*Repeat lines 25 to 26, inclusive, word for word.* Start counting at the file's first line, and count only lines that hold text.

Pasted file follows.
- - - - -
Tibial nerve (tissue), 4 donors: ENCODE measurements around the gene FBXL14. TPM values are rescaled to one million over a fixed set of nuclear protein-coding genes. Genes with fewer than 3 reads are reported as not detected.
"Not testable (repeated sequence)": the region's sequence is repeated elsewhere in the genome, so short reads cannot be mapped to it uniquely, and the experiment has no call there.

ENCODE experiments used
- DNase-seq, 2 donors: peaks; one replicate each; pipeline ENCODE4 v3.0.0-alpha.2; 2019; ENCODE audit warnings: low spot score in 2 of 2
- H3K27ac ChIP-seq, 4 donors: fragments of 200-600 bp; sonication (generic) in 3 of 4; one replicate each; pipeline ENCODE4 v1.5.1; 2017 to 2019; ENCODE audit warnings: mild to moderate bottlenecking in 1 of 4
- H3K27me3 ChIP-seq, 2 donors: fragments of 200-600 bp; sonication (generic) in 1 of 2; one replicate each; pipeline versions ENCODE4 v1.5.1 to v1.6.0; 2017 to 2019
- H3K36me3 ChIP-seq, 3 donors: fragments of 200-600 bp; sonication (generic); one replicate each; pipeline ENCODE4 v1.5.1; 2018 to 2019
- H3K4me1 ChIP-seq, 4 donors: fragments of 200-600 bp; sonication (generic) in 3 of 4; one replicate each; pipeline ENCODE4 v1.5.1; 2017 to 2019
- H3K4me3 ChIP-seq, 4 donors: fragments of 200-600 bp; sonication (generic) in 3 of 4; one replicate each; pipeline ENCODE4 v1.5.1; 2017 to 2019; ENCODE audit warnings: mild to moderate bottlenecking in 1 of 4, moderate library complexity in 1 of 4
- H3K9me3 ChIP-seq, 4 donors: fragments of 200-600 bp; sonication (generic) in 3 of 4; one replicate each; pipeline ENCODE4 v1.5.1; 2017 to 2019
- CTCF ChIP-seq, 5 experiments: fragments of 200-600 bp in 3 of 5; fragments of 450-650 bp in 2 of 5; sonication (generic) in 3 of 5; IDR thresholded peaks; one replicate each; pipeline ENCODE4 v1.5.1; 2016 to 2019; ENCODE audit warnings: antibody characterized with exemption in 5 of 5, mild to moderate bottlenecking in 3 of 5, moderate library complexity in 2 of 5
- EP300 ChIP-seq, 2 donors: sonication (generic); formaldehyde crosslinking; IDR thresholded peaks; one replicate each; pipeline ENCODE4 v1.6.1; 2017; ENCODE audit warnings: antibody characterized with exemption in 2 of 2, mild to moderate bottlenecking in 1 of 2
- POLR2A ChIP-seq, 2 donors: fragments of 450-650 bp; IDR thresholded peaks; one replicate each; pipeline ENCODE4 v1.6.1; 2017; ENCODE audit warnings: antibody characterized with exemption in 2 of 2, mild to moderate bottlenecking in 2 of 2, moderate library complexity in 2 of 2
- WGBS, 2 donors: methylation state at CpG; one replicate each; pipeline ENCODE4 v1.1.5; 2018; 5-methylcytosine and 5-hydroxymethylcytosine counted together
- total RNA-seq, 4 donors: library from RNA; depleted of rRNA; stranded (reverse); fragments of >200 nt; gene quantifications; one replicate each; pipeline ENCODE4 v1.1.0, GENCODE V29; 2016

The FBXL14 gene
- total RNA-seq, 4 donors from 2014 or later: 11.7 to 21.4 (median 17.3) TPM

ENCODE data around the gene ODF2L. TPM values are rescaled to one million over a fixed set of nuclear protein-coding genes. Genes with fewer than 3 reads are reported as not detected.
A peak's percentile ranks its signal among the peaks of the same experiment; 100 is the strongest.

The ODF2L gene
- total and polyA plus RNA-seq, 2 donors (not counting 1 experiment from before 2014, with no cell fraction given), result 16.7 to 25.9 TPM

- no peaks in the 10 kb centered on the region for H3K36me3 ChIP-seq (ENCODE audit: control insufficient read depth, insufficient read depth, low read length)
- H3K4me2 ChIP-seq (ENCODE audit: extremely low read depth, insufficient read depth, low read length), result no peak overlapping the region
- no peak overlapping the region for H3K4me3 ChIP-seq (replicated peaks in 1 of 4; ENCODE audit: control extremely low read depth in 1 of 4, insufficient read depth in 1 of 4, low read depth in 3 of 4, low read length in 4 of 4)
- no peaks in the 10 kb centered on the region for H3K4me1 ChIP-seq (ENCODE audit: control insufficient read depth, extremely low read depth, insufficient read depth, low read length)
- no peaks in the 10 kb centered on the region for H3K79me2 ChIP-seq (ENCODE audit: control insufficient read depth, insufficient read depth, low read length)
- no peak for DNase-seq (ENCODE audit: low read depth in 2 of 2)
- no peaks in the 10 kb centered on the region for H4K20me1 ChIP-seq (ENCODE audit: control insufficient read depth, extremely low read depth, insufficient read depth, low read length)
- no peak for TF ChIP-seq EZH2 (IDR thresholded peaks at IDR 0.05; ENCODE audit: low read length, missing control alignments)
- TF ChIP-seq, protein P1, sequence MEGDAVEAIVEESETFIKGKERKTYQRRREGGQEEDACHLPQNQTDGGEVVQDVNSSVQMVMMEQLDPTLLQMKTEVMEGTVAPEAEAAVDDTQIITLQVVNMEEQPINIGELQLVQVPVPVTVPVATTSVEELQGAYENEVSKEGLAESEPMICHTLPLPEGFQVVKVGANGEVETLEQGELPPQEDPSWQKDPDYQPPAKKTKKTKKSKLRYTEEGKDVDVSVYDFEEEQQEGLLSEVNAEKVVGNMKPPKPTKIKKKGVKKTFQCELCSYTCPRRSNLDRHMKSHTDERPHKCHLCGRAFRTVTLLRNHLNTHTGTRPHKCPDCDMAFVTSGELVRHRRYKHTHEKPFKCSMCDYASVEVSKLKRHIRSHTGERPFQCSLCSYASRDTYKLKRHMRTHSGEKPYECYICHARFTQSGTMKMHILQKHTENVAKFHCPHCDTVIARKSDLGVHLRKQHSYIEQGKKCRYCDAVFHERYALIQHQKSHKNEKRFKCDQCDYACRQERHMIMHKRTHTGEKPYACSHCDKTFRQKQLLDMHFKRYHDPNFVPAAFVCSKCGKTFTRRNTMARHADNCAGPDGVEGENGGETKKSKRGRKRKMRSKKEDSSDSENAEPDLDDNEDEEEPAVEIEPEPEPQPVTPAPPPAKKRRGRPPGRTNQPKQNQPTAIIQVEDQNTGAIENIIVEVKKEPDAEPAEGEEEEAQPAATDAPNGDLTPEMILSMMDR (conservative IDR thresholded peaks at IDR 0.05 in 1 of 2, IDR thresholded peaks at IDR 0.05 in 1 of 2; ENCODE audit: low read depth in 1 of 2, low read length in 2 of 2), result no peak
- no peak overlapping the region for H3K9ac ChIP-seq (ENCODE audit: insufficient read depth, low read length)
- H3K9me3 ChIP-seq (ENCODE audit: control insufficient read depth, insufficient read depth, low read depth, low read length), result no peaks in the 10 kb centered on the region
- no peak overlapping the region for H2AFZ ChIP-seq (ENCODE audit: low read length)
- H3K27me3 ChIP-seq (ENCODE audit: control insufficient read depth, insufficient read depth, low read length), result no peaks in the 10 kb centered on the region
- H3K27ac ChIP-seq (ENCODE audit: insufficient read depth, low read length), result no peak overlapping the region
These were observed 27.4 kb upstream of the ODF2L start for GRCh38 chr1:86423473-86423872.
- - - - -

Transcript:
- no peaks in the 10 kb centered on the region for H3K4me1 ChIP-seq (ENCODE audit: control insufficient read depth, extremely low read depth, insufficient read depth, low read length)
- no peaks in the 10 kb centered on the region for H3K79me2 ChIP-seq (ENCODE audit: control insufficient read depth, insufficient read depth, low read length)